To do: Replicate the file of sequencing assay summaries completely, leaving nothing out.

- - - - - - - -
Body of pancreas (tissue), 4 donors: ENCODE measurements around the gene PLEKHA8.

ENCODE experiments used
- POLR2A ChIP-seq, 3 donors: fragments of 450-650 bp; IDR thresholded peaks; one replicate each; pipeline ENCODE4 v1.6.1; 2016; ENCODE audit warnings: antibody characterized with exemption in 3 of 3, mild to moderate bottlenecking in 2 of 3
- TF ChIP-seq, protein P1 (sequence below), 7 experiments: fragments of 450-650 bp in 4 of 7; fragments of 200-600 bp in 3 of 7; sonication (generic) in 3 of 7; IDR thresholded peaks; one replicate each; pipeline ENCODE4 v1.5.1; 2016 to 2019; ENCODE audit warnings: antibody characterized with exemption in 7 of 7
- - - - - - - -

Body of pancreas (tissue), 4 donors: ENCODE measurements around the gene PLEKHA8.

ENCODE experiments used
- POLR2A ChIP-seq, 3 donors: fragments of 450-650 bp; IDR thresholded peaks; one replicate each; pipeline ENCODE4 v1.6.1; 2016; ENCODE audit warnings: antibody characterized with exemption in 3 of 3, mild to moderate bottlenecking in 2 of 3
- TF ChIP-seq, protein P1 (sequence below), 7 experiments: fragments of 450-650 bp in 4 of 7; fragments of 200-600 bp in 3 of 7; sonication (generic) in 3 of 7; IDR thresholded peaks; one replicate each; pipeline ENCODE4 v1.5.1; 2016 to 2019; ENCODE audit warnings: antibody characterized with exemption in 7 of 7